Sara is a 50 year old woman. She was born with a penis and was identified by other people as a boy and then a man for much of her life. When she became more financially independent and had the right amount of support, she was able to tell people who she has always been – a woman. This wasn’t easy for Sara, and she faced a great deal of transphobia and transmisogyny when she transitioned. She had read stories about people hurting trans people before, and knew that it would be time consuming and expensive to transition because of all the forms and tests that she would have to pass before the government would give her a gender recognition certificate. This was part of the reason why it took so long for her to feel ready to be open about herself.

Kalissa was born with a vagina. When they were born, their doctor said, ‘It’s a girl!’ and Kalissa went home to a family who thought of them as their daughter, sister, niece and granddaughter. However, Kalissa didn’t ever feel happy with being called a girl. Nor were they okay with being called a boy. As Kalissa grew older, and read more about gender, they realised that they did not fit into the gender identities of ‘girl’ or ‘boy’. In fact, they felt like a non-binary person and preferred gender-neutral pronouns like ‘they/them’ or ‘ne/nem’ or ‘ze/hir’.

Some people who are transgender have surgical procedures to align their physical bodies with how they feel inside. They might take medication to increase or reduce hormones. These hormones cause changes that may help them feel more at home in their bodies.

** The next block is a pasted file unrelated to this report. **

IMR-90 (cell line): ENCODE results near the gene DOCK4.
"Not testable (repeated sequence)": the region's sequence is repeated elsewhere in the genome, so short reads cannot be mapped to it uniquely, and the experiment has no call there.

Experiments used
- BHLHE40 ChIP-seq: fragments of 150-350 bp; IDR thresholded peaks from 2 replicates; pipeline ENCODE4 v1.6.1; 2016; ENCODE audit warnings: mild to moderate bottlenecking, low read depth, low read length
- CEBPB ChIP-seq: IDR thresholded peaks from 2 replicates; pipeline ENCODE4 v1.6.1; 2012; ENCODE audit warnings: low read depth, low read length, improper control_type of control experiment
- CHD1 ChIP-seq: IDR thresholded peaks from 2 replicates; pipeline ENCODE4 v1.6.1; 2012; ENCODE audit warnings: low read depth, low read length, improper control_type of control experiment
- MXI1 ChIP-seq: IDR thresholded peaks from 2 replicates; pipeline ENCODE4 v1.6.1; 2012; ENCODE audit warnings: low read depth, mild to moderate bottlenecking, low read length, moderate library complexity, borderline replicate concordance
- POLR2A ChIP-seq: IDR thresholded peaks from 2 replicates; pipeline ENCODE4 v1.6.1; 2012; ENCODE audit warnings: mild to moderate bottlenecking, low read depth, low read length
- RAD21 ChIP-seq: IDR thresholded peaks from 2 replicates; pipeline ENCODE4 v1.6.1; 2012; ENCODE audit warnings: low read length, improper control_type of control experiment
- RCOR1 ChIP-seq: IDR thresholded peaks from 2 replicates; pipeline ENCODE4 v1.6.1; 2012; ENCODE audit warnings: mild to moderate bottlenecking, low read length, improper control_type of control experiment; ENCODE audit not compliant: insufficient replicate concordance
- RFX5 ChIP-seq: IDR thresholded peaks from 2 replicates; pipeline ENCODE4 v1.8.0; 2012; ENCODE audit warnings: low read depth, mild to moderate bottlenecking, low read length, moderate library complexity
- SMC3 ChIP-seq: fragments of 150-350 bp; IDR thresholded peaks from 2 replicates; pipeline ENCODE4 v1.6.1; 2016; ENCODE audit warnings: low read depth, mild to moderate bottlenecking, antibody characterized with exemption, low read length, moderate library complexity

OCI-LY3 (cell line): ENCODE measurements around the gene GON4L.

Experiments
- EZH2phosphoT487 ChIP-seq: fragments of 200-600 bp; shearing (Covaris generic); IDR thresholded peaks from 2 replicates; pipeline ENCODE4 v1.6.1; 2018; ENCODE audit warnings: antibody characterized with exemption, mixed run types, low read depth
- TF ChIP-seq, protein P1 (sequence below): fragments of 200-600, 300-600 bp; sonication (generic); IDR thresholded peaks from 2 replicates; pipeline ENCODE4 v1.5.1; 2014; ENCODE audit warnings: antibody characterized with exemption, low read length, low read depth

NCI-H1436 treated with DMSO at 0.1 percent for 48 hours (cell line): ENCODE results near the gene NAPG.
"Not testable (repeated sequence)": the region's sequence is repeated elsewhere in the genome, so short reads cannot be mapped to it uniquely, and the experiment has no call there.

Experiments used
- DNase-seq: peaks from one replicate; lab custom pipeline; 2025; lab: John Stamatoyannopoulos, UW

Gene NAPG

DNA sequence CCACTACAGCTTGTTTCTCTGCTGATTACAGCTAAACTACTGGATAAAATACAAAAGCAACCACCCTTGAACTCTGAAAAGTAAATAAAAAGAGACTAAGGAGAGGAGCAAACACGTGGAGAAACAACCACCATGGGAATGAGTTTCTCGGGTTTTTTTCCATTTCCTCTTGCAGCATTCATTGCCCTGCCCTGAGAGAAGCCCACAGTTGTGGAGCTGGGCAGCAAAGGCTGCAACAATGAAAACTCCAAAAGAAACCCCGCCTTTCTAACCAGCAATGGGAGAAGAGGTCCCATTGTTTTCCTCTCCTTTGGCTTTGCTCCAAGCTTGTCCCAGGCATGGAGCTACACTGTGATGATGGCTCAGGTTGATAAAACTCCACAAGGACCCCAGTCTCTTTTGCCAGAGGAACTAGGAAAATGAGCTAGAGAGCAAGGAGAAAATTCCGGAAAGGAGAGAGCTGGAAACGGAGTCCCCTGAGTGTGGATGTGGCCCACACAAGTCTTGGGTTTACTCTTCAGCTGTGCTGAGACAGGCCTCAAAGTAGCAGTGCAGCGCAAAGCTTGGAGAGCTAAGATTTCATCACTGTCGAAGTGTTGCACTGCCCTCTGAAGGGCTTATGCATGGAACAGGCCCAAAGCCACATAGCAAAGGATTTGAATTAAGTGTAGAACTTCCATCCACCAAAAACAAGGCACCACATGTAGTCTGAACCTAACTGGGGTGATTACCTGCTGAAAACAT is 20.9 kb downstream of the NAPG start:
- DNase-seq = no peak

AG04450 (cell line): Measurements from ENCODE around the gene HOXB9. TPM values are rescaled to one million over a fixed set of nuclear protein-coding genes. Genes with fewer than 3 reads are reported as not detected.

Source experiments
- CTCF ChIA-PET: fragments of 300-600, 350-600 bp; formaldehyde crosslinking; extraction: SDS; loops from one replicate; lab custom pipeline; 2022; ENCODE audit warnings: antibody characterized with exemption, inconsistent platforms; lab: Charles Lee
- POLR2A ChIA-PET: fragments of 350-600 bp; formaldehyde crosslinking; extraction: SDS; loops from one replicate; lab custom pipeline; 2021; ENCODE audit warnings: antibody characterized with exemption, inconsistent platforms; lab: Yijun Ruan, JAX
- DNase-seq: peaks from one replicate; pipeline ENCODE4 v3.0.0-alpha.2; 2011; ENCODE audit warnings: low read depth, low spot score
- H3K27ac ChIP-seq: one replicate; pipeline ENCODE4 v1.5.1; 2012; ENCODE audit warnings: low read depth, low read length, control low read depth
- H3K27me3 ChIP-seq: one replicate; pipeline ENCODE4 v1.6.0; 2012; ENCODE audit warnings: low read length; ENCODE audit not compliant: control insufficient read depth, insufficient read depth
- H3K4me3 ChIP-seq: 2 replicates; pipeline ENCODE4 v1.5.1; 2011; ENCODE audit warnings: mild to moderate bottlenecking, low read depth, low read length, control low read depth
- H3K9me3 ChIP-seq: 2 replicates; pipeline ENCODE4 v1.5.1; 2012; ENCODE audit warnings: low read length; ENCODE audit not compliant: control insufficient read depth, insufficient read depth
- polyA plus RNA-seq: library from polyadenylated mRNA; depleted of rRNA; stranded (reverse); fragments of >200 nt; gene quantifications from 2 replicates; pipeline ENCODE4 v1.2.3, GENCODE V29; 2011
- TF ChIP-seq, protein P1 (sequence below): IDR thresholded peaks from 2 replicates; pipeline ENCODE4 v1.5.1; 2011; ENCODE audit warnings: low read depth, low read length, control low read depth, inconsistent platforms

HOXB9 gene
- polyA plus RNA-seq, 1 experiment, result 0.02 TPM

Equally, some transgender people do not wish to have surgeries or take any medication as they don’t feel that it is necessary.

Every person is different, and it is not okay to ask someone about their genitals or medical procedures unless they invite you to ask them. It is important to use the pronouns that a person asks you to use, and it is also important to respect their right to privacy – just as you would with anyone else.

Asking about previous names or implying that they ‘changed’ from being one gender to another is unacceptable. ‘Outing’ them (telling other people that they are trans) without their express permission is also a very horrible and potentially dangerous thing to do.

Cisgender (also: cis)

This term, like the term trans, is from Latin. It is used to describe people who identify with the gender that they were assigned at birth. It is much better to use this term rather than ‘biological woman/man’ or ‘normal woman/ man’ as this way of viewing cisgender people harms transgender people.

Non-binary (also: non binary, nonbinary)

This term is used to describe people who do not fit into the gender binary. The gender binary is a popular Euro-American concept of gender that maintains that there are only two (which is what the ‘bi’ means) kinds of people: men/boys and women/girls. It does not acknowledge that there are people in the world who feel that they are both, neither or partially one or the other or move in between multiple genders.


There are a number of reasons that a person might be intersex.

• They may be born with reproductive or sexual organs that are difficult to characterise under the current medical binary categorisation of sex as either ‘male’ or ‘female’